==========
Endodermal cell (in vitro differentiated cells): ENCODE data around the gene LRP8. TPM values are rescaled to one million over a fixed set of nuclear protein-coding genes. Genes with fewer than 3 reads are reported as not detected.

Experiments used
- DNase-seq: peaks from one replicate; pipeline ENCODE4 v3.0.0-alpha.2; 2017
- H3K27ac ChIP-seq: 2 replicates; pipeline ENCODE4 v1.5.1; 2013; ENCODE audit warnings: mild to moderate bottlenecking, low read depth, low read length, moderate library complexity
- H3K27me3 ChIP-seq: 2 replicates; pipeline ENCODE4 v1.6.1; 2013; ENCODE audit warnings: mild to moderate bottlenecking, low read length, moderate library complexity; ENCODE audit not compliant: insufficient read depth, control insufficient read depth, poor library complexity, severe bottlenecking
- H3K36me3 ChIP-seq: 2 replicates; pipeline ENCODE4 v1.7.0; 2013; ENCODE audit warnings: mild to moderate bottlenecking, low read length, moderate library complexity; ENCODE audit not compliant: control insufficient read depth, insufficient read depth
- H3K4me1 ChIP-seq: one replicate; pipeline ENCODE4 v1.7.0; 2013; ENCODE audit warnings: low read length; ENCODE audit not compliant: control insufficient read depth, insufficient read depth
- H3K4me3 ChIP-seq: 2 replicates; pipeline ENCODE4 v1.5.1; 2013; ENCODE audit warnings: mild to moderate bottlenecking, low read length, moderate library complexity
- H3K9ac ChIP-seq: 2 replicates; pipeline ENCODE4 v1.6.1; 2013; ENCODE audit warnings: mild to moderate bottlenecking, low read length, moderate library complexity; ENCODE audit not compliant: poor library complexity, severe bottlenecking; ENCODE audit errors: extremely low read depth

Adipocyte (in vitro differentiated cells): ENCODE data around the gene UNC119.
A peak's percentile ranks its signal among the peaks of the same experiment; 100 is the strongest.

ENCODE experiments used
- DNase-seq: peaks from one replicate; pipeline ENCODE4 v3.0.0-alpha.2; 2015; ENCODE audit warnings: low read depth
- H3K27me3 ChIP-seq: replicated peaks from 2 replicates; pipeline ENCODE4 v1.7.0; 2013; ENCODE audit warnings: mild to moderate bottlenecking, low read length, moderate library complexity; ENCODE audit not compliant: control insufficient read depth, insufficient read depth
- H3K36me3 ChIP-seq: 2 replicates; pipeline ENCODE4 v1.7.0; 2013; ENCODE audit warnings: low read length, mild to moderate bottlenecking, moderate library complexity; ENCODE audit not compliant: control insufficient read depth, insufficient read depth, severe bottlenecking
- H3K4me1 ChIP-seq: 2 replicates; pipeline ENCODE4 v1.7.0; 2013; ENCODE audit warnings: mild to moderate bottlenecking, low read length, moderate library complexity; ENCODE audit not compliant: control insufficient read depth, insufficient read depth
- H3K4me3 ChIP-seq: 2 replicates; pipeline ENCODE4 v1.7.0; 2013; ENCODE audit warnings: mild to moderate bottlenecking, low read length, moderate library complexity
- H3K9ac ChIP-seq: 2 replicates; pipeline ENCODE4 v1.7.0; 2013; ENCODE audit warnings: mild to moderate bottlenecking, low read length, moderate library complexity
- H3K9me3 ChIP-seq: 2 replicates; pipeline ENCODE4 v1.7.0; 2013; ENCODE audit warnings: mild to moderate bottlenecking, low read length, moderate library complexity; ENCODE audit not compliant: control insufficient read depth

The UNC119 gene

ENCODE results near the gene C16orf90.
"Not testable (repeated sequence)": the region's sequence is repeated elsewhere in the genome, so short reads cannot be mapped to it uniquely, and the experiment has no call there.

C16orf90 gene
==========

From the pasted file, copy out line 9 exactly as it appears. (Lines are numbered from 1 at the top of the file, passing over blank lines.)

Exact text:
- H3K9ac ChIP-seq: 2 replicates; pipeline ENCODE4 v1.6.1; 2013; ENCODE audit warnings: mild to moderate bottlenecking, low read length, moderate library complexity; ENCODE audit not compliant: poor library complexity, severe bottlenecking; ENCODE audit errors: extremely low read depth